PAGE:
1. After a 4 min period of maximal exercise in 10 normal subjects (14 studies), there was a consistent decrease in total blood volume and a consistent increase in erythrocyte indices, which were maximal immediately after exercise. Peripheral platelet and leucocyte counts increased, but did not reach maximal values until 5–10 min after the end of exercise.
2. The distributions of 99mTc-Iabelled erythrocytes (five studies), 111In-labelled platelets (five studies) and 111In-labelled granulocytes (four studies) were monitored with a γ-camera immediately after injection and before and after maximal exercise performed 60 min after injection.
3. Labelled erythrocytes equilibrated rapidly between the spleen and circulating blood after injection, whereas labelled platelets and granulocytes equilibrated more slowly. After exercise, each cell type was released from the spleen with a time course that was the reciprocal of the time course of the corresponding cell count in peripheral blood. Thus, whereas the radioactivity of 99mTc-labelled erythrocytes in the spleen, which fell to 0.46 (SD 0.09) of the pre-exercise value, increased towards its baseline value as soon as exercise was completed, the radioactivities of 111In-labelled platelets and 111In-labelled granulocytes decreased, to respective minimum values of 0.61 (0.09) and 0.63 (0.09) of the pre-exercise levels, 5–10 min after the end of exercise. The exercise-induced changes in lung radioactivity for each cell type, and their time courses, broadly reflected those in the corresponding cell counts in peripheral blood. Liver radioactivity tended to decrease for each cell type.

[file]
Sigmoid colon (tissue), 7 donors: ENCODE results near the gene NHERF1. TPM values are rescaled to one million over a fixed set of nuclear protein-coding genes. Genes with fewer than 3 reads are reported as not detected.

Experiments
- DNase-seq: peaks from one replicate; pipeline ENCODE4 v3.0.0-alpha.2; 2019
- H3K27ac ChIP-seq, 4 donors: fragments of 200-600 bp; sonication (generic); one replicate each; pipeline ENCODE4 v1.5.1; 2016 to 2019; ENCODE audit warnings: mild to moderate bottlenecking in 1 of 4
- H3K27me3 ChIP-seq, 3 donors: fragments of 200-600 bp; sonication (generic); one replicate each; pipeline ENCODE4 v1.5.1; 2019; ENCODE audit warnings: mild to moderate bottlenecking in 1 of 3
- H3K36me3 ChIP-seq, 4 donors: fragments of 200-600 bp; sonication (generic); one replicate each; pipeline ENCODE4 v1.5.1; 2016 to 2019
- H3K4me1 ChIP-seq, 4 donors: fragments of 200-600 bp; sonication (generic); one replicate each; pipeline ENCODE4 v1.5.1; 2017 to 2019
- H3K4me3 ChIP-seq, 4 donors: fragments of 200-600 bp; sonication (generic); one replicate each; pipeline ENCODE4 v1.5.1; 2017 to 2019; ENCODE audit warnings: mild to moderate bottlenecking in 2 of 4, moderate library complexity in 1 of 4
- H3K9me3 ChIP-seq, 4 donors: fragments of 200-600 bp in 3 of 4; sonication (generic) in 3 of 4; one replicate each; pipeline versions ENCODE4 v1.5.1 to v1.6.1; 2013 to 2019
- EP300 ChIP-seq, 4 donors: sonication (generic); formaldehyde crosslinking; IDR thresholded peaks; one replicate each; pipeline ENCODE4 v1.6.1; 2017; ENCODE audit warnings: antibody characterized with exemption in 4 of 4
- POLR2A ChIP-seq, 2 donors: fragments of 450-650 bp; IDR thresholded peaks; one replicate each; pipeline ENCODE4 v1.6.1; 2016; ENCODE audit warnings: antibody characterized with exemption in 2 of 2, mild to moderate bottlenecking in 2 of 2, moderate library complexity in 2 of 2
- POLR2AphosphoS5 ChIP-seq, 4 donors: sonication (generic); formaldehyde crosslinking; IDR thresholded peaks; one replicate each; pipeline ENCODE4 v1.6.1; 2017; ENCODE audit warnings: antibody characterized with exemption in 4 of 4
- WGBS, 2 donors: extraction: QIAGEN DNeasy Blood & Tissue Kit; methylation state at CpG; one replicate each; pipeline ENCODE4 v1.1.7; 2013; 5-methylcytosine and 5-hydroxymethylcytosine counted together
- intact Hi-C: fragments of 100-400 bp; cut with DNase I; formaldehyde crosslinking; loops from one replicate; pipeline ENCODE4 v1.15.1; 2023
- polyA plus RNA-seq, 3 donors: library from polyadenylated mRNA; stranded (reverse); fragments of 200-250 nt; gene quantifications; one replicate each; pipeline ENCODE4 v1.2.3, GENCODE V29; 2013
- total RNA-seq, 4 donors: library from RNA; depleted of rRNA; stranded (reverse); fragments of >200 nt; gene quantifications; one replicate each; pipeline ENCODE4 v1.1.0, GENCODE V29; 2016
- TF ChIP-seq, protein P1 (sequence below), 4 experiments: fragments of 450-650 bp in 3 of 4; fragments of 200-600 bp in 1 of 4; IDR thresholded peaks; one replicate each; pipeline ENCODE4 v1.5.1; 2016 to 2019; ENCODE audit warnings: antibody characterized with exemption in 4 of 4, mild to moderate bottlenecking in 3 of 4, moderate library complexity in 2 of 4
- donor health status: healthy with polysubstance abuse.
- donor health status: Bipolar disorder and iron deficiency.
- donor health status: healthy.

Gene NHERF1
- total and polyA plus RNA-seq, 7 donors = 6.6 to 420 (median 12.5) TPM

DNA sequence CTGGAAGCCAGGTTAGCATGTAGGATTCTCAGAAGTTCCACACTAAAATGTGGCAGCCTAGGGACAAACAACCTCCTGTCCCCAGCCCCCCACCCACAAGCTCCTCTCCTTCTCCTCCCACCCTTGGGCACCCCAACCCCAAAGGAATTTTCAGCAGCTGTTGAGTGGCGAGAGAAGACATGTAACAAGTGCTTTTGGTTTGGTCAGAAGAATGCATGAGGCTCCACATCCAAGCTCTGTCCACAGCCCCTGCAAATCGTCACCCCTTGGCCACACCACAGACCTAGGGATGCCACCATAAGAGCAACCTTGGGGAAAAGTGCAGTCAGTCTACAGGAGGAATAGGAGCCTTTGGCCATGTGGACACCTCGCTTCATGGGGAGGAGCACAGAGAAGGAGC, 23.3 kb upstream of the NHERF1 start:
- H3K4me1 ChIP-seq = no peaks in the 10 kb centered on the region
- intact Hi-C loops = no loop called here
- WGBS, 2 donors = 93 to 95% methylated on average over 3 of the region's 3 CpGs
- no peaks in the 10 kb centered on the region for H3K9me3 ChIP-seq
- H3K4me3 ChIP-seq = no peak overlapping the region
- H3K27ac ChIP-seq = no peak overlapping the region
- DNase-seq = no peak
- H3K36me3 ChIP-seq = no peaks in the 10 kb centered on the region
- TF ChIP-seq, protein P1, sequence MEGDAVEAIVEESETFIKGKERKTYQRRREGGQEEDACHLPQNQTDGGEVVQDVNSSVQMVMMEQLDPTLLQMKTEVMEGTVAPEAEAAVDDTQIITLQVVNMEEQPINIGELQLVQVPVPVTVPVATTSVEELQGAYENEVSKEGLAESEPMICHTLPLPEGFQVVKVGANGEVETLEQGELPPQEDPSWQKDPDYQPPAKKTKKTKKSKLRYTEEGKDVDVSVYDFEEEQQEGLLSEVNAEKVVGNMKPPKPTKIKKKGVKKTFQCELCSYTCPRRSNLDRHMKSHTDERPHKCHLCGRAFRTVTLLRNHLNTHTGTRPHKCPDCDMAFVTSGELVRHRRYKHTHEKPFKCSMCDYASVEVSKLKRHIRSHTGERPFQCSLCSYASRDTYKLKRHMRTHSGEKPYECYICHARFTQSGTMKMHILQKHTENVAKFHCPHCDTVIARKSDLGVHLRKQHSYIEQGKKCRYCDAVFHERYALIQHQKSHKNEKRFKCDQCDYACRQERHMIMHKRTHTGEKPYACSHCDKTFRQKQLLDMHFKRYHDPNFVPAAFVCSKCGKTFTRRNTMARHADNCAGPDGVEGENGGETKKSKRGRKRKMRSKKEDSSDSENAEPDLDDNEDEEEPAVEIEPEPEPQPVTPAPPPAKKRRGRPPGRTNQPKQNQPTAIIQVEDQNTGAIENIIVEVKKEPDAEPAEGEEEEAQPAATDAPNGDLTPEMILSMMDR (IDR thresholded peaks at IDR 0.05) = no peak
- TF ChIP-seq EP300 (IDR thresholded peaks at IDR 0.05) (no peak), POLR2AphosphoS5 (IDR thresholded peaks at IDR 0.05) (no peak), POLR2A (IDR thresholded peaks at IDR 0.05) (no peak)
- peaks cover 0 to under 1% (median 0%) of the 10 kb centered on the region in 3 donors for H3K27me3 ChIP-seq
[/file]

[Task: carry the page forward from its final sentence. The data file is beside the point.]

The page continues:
4. Because of the dissociation of the time courses of splenic expulsion of erythrocytes (intrasplenic transit time about 1 min) from those of platelets and granulocytes (intrasplenic transit times both of 8–10 min), we conclude that blood cell expulsion from the spleen in man is not the result of active splenic contraction but probably the passive result of a decrease in splenic blood flow.